Today's Google Doodle Honors Civil Rights Hero Fred Korematsu

Screenshot/Google / Screenshot/Google

Fred Korematsu, the Japanese-American man famous for resisting internment during World War II, would have turned 98 years old today. Born on January 30, 1919 in Oakland, California, Korematsu's case against the legality of internment was overruled by the Supreme Court in 1944, but his legacy as a hero who stood up for civil liberties during a particularly dark time in world history lives on. Today, Google is paying tribute to the activist in the form of their daily doodle.

Google often chooses to highlight underappreciated figures from history, but today’s selection feels especially poignant. As Mashable points out, the doodle could be a nod to Donald Trump's recent immigration ban, which some have compared to Executive Order 9066, which was signed by President Franklin D. Roosevelt in 1942.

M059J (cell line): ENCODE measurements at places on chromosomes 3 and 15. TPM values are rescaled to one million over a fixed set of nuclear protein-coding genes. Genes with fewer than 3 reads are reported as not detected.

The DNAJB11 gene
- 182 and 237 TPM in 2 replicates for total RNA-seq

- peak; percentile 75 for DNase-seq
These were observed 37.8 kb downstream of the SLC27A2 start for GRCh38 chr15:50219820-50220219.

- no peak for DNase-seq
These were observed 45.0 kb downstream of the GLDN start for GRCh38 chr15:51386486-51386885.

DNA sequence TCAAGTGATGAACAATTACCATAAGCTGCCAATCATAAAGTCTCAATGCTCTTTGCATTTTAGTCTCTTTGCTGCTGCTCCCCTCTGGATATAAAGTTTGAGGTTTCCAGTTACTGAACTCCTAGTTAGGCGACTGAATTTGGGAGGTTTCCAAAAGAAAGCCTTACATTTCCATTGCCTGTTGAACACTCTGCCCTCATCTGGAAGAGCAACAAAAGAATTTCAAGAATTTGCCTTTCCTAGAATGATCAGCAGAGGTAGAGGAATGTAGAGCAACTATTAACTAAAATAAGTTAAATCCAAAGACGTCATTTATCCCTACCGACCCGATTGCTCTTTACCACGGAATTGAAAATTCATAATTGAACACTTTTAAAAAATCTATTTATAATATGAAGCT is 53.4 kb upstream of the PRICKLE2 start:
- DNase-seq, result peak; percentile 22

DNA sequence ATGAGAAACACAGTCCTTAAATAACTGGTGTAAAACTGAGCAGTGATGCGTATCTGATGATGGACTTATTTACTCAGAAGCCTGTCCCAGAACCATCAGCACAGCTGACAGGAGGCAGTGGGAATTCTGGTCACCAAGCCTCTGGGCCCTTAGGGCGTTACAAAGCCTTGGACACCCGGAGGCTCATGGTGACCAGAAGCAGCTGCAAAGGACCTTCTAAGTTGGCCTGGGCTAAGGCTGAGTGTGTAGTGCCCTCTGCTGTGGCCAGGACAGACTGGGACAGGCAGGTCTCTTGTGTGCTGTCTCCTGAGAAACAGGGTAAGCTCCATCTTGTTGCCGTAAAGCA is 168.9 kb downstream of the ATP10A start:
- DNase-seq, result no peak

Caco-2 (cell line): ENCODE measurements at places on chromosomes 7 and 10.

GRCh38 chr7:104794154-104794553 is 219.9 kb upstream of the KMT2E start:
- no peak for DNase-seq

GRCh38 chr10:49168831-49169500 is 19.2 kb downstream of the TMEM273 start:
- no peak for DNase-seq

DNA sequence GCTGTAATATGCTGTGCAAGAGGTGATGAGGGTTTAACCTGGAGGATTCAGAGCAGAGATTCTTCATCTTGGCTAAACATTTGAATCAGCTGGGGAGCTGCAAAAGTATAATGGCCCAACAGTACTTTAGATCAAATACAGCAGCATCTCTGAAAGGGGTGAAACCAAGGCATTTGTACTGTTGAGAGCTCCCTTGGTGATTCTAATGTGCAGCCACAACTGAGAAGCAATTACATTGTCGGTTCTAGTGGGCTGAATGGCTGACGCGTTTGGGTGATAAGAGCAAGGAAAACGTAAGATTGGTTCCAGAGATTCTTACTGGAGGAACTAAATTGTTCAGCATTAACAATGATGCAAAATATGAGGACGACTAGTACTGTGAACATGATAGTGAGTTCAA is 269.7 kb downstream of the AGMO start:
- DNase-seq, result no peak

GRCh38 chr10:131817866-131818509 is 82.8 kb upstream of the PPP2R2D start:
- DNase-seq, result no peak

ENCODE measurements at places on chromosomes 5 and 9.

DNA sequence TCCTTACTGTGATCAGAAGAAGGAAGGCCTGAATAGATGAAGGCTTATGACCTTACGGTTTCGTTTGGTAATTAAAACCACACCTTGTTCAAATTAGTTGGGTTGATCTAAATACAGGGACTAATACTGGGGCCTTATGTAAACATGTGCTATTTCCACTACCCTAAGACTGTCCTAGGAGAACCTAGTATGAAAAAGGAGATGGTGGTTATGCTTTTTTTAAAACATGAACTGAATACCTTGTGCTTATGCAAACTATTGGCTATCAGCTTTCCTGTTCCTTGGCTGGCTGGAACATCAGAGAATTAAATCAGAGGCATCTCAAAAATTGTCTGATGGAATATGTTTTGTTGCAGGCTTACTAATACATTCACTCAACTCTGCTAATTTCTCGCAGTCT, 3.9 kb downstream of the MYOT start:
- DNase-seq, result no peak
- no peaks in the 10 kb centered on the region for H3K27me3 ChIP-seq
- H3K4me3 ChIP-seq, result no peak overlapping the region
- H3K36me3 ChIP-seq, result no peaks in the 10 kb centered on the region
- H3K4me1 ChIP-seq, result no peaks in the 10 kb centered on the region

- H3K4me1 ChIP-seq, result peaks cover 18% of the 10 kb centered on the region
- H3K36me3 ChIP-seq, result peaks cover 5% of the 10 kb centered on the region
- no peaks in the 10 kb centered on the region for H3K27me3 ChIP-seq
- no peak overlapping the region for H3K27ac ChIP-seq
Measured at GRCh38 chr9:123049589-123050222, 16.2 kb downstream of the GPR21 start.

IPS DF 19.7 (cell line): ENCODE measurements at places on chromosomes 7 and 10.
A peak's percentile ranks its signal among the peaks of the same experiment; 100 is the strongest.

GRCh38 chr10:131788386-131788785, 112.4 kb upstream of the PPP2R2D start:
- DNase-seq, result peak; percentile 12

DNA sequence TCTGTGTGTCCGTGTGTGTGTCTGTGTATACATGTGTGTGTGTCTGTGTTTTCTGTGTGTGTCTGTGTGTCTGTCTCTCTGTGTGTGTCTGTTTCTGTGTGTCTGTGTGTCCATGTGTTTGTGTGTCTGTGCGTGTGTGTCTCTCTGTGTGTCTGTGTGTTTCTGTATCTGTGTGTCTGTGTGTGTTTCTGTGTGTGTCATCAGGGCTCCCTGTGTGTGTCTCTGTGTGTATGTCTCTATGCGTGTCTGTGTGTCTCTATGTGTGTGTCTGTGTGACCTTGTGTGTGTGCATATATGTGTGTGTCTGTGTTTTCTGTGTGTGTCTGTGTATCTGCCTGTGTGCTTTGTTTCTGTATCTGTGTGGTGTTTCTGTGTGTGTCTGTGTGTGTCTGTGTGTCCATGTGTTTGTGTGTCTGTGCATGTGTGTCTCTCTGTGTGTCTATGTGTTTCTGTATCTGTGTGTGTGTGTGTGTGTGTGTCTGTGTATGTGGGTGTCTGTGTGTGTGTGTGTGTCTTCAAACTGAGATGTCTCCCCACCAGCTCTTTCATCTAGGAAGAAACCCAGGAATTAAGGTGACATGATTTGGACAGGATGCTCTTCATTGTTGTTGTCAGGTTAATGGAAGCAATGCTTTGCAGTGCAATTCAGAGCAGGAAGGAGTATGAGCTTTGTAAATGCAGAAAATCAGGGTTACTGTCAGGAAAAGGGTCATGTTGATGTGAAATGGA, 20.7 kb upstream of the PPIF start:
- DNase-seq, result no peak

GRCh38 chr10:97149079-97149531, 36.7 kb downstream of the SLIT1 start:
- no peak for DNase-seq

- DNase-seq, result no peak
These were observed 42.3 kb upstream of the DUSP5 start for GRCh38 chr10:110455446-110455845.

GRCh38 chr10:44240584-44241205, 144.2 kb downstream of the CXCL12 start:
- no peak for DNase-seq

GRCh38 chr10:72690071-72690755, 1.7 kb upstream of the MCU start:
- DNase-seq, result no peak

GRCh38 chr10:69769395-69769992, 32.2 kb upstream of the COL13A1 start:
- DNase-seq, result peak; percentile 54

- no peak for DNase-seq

Though Korematsu didn’t win his initial case, the U.S. government eventually admitted their fault and began distributing reparations to the affected families in 1988. According to the Civil Liberties Act of that year, the incarceration of Japanese-Americans had been based on "race prejudice, war hysteria, and a failure of political leadership" rather than any legitimate security concerns.

In 2004 (the year before his death), Korematsu published an op-ed in the San Francisco Chronicle comparing the growing prejudices toward Arab Americans to what he had experienced during World War II. He wrote:

“Fears and prejudices directed against minority communities are too easy to evoke and exaggerate, often to serve the political agendas of those who promote those fears. I know what it is like to be at the other end of such scapegoating and how difficult it is to clear one’s name after unjustified suspicions are endorsed as fact by the government. If someone is a spy or terrorist they should be prosecuted for their actions. But no one should ever be locked away simply because they share the same race, ethnicity, or religion as a spy or terrorist. If that principle was not learned from the internment of Japanese Americans, then these are very dangerous times for our democracy.”

[h/t Mashable]